These are some of the frequently asked questions regarding high hedges. Please use the links below to find out more:
Yes. These are under Section 8 of the Antisocial Behaviour Act 2003. This part of the Act came into force on 1st June 2005.
The owner or occupier of a domestic property. Domestic property is defined as a “dwelling or its associated garden or yard”.
They can complain that the reasonable enjoyment of their property is being adversely affected by the height of a high hedge, situated on land owned or occupied by another person or organisation. Reasonable enjoyment could include, obstruction of daylight and sunlight, loss of view or domination of a garden by a high hedge and obstruction of access.
It is defined as “so much of a barrier to light or access as
a) is formed wholly or predominantly by a line of two or more evergreens;
b) rises to a height of more than two metres above ground level”.
No. All circumstances will be different. The legislation states that local authorities cannot order the destruction of a hedge or reduce it's height to less than 2 metres, so a hedge of less than 2 metres in height would not be actionable.
No. We may decline to accept the complaint if we consider that the complainant has not taken all reasonable steps to resolve matters complained of before contacting us, or that the complaint is frivolous or vexatious. This is designed to prevent malicious and unfounded complaints and also to ensure that a hedge victim has at least tried to reach agreement with the hedge owner as to a reasonable height. Those claiming to suffer from high hedge should keep a record of evidence including dates.
We will charge a fee. This will be £352 in most cases with a discounted fee of £57 for people in receipt of Housing Benefit or means tested Job Seekers’ Allowance. We set these fees annually.
We must then investigate the complaint and decided whether or not it is justified, taking into account national guidance notes and advice issued to local authorities by central government. We must then notify the decision to the complainant(s) and to the hedge owner and explain the reasons for it.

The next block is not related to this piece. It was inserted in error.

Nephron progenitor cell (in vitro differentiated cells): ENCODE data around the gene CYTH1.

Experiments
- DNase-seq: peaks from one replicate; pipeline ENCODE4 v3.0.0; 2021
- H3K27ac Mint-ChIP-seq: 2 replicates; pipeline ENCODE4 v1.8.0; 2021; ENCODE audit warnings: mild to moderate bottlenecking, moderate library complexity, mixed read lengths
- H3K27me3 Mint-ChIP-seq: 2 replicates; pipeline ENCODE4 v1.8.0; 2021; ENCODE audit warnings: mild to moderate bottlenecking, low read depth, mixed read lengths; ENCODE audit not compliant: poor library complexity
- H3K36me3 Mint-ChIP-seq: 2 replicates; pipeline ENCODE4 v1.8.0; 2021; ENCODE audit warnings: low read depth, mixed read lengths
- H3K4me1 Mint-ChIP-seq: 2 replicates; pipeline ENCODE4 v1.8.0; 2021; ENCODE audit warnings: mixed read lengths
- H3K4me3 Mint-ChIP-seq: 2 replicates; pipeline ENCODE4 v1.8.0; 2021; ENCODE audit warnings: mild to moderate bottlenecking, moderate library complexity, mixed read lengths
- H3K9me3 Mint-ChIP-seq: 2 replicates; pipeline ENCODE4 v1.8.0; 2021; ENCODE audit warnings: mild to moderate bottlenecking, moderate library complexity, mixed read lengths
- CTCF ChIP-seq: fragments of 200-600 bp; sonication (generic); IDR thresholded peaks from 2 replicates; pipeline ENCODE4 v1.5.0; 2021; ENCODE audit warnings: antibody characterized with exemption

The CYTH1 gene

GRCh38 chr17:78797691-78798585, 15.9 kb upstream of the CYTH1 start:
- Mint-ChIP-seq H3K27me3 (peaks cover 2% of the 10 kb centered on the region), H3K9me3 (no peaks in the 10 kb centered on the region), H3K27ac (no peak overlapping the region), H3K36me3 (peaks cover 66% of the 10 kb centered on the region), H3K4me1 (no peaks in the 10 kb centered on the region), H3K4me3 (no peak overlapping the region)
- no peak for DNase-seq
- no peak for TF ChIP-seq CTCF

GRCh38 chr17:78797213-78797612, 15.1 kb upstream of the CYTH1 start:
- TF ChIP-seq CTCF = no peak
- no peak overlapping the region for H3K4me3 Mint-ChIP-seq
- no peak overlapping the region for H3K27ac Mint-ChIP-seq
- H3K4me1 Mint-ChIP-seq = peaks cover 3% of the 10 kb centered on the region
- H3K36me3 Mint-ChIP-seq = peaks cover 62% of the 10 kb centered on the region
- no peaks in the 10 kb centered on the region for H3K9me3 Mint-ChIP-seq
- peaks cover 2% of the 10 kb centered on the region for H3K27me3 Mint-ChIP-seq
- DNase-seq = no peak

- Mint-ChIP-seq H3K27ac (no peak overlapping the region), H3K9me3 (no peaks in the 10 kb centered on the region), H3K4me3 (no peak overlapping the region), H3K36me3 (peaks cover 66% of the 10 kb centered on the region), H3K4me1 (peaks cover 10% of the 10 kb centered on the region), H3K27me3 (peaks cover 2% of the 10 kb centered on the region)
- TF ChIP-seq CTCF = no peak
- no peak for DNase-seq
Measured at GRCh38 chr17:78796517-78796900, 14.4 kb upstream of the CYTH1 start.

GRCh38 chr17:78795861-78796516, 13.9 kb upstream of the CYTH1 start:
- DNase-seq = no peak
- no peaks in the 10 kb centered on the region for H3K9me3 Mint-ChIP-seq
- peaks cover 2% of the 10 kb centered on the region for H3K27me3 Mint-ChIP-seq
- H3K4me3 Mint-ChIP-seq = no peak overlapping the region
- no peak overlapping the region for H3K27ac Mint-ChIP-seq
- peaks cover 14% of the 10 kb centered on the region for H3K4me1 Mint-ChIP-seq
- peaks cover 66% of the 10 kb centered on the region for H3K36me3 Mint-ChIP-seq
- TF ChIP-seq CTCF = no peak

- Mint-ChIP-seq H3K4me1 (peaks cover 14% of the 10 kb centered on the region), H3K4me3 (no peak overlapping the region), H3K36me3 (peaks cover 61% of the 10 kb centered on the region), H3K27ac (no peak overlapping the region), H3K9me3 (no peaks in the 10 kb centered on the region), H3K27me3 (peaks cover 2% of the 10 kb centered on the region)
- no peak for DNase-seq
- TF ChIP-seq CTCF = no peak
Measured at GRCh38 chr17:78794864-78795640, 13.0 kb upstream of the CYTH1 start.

We must then issue a ‘remedial notice’ to the hedge owner, specifying the initial action to be taken by him, any preventative action and the penalties for failing to comply with the notice. The notice will cite a commencement and a completion date for the works to be undertaken.
The notice will also be subject to a formal appeals procedure.
No. Neither can it be ordered that the hedge be reduced in height below 2 metres.
Hedgeline (The Campaign for the effective Legislative Control of Species in Residential Areas of the U.K)
Discuss the situation with your neighbour. A soft and conciliatory approach may achieve more than many years of legal dispute. People have lost many years of their lives and large amounts of money over high hedge litigation.
Yes. As long as you ensure that you know where your actual boundary is. Fences, hedges and ditches often mark the legal boundary between properties but such boundaries do not always follow an obvious line on the ground. In cases where you are in dispute with your neighbour you would be wise to take legal advice before cutting any vegetation. It is also good practice to discuss any proposed works with your neighbour before you carry them out.
Only branches overhanging your boundary can be cut and they must be cut in a way that will not compromise the health of the trees or shrubs.
If a ‘Tree Preservation Order’ or a ‘Planning Condition’ protects the tree you intend to trim or if it is in a ‘Conservation Area’ you will need to obtain permission from Sheffield City Council for the works.
Please contact us to find out if the trees you are concerned with are protected. View further information on protected trees.
You must offer the cuttings or a risings to your neighbour although they are not obliged to take them or remove them or pay for their removal. Be aware that any works to trees protected by a ‘Tree Preservation Order’ or by a ‘Planning Condition’ will require permission in writing from Sheffield City Council. Works to trees in a ‘Conservation Area’ will also require our permission. Please contact us to find out if the trees you are concerned with are protected. View further information on protected trees.
No. The responsibility for funding the cost of removal will be yours. On the bright side it will probably be cheaper than expensive litigation. However, strict liability for the safe retention of trees is the responsibility of the owner of the trees. Be aware that any works to trees protected by a ‘Tree Preservation Order’ or by a ‘Planning Condition’ will require permission in writing from Sheffield City Council. Works to trees in a ‘Conservation Area’ will also require our permission. Please contact us to find out if the trees you are concerned with are protected.
Yes, if your complaint is against a hedge on privately owned land.
Yes, but you should first contact your local Area Housing Manager as the tenancy agreement may provide an alternative way of dealing with the hedge. Area Housing can take action if they believe that there is a valid complaint to uphold. Please note that procedures are still being developed in these areas and may be subject to change.
Yes, but the Council cannot take enforcement action against itself. You should still contact Environmental Services to discuss the problem. We will endeavour to contact the relevant Council department and seek to ensure that an internal resolution is sought that meets the same standard as that in any other complaint. Please note that procedures are still being developed in these areas and may be subject to change.